Economy in the widest meaning indirectly and directly influences various language processes – from the maintenance to the loss of language and to various strategies of language adaptation. Language is linked to the individual and society. Economy, however, is a part of society. Language and culture are two important ingredients influencing the economic growth of the individual and society, they represent an important indicator of the satisfaction of the individual and affect the quality of life of the individual. So, in a multicultural society language planning and language policies serve as tools to direct society in the social and economic sense. The experience of “living together” in a multilingual world has brought new, different scenarios – it does not only mean the right of the individual to speak his/her own language, but also the obligation of society to include the possibility of communicating in another language in its programme.
Presenting the problem:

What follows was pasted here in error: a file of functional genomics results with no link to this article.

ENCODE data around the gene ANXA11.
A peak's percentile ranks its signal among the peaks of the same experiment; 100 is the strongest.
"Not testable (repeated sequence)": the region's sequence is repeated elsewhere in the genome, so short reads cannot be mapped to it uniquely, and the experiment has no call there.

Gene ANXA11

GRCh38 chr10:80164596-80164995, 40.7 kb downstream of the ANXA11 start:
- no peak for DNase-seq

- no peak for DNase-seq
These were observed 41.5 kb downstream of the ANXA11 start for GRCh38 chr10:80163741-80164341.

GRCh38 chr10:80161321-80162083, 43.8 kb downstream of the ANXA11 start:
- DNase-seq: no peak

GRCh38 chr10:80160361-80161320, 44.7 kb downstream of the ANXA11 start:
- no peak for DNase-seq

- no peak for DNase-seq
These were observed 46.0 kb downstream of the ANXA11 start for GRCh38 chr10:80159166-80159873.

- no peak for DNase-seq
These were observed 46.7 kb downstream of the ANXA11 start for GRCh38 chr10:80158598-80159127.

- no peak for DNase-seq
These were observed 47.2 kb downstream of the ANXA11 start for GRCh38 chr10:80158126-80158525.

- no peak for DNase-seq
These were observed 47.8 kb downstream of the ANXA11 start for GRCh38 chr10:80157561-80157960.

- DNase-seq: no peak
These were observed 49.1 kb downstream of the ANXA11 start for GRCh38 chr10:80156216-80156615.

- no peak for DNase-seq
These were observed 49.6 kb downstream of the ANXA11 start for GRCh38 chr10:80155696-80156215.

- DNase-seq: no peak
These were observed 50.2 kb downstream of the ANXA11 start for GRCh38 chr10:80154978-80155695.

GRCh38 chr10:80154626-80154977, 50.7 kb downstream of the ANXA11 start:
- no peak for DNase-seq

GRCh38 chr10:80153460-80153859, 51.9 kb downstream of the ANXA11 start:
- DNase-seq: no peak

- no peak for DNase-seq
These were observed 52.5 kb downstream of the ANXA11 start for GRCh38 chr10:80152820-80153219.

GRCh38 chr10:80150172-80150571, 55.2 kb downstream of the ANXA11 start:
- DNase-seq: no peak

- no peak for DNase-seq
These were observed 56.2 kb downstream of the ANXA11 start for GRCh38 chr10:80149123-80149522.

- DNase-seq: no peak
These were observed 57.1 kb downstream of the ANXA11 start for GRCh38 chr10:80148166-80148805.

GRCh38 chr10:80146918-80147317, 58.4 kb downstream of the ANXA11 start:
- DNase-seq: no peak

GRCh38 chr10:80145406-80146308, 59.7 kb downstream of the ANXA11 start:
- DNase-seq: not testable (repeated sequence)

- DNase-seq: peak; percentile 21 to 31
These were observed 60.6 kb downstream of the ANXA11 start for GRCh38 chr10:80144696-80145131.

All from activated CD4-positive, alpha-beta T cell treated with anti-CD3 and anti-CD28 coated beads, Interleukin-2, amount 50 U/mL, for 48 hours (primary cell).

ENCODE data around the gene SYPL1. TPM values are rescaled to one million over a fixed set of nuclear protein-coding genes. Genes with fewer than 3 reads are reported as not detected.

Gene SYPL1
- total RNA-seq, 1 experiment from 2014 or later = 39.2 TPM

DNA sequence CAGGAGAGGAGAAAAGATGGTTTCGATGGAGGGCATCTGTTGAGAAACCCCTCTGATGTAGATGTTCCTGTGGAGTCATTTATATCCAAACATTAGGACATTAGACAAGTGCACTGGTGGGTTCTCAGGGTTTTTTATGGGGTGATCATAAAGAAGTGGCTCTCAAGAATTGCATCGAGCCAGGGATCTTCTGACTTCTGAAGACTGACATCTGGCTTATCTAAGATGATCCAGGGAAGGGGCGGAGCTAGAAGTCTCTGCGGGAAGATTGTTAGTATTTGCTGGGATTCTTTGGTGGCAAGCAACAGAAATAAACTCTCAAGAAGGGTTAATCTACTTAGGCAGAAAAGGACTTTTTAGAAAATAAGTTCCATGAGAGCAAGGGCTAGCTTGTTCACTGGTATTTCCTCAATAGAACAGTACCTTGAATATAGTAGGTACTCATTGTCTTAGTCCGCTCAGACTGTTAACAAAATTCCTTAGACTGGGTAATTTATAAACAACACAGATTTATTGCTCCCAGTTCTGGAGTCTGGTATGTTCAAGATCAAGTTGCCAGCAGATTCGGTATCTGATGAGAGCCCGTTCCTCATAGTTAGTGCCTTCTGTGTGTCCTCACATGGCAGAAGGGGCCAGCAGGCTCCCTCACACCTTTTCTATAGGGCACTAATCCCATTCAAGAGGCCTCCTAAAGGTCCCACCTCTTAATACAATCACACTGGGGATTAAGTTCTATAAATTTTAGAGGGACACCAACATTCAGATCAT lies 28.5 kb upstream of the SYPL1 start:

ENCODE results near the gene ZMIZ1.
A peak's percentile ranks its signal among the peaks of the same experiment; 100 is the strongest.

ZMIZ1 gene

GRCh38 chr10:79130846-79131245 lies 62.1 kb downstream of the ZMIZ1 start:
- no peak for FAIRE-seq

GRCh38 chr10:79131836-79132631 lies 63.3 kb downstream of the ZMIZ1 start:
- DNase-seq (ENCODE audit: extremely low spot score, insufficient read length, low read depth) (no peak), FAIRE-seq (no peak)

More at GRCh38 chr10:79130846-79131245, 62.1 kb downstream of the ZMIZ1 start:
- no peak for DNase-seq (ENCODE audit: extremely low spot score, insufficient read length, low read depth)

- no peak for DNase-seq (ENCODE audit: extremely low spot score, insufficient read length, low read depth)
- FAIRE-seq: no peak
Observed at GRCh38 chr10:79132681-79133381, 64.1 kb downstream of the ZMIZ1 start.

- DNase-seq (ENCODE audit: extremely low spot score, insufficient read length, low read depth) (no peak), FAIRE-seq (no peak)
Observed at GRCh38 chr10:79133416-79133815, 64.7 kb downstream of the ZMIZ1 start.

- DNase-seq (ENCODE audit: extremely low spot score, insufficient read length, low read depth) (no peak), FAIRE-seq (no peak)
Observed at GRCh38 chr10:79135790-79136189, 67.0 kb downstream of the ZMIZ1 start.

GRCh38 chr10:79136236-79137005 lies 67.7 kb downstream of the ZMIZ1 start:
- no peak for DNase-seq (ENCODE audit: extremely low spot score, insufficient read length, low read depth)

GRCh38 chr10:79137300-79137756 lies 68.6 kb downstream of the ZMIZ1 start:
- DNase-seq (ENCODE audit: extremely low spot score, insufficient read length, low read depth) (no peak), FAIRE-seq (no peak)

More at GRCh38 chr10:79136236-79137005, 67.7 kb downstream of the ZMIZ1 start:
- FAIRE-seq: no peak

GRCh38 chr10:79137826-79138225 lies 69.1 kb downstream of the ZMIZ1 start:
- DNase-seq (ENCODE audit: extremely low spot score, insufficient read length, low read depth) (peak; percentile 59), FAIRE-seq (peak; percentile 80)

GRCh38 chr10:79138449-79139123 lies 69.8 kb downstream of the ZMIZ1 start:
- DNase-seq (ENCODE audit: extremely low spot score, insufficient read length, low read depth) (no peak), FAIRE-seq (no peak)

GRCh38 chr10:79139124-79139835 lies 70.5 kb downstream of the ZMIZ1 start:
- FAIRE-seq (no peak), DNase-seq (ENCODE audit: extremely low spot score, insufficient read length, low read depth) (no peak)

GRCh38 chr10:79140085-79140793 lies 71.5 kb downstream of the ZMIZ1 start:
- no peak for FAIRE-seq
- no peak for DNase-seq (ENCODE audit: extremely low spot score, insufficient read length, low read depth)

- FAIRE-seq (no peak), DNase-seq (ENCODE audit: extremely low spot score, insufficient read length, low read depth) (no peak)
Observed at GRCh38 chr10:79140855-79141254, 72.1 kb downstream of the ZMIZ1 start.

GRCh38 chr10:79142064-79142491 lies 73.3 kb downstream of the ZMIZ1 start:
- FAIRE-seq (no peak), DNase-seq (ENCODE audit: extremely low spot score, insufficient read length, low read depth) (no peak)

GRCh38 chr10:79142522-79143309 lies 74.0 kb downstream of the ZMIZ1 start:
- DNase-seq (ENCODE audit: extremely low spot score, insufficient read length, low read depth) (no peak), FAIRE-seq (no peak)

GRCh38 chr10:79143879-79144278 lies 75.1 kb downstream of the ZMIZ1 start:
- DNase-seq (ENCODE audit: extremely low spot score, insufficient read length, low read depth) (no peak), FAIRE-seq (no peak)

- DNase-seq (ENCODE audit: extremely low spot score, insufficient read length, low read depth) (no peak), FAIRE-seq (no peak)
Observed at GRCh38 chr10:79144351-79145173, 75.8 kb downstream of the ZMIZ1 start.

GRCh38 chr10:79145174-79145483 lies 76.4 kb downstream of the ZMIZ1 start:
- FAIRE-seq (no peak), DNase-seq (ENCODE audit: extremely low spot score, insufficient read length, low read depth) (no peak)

In today’s multicultural and global society, more than in the past, the interaction between economy and language is a reality. People are more aware that it is due to processes of globalisation that the lines of force influencing geographic, cultural and social diversity and links deviate from or lose their original meaning. This is particularly evident in the sphere of economy where capital plays the leading role. The currents of global economy are denoted in two dimensions – on the one hand the development of processes of global organisation of economy and capital, and on the other hand the appearance in these processes of people and organisation, which must communicate between themselves quickly and well to achieve success and goals set by he capital. In these communications new information technology is not the only important thing also important is language, which differs from goods and services, and funding, as managing goods and services without language does not exist. Managing the language means managing the users ( more Cameron, D., 2005: Communication and Commodification. Global economic change in sociolinguistic perspective. In: Erreygers, G., Jacobs G. (eds.) Language, Communication and the Economy. Amsterdam: John Benjamins Publishing Company, 9-23.). From this perspective the role of and attitude to language become specific. Language becomes an important communicative agent aiding the individual in a competitive environment. The Lisbon strategy (Lisbon Action Plan for Growth and Jobs, Guideline no. 23) includes language diversity in the goal of promoting social cohesion and economic development. Multilingualism and multiculturalism are of key importance to successful cooperation and are closely linked to the labour market and the common European market, which dictates the free flow of capital, goods and labour. Within the framework of this dynamics language plays a specific role, as the importance of language and culture in society changes and acquires a new dimension. The knowledge of a language is not only of academic value, but language in the wider sense also integrates and combines other disciplines. Various socio-economic factors have an impact on changes in the meaning of knowledge of one, two or more languages and on changes meaning language is not only to be considered within the framework of one discipline, but is to be considered in an interdisciplinary manner.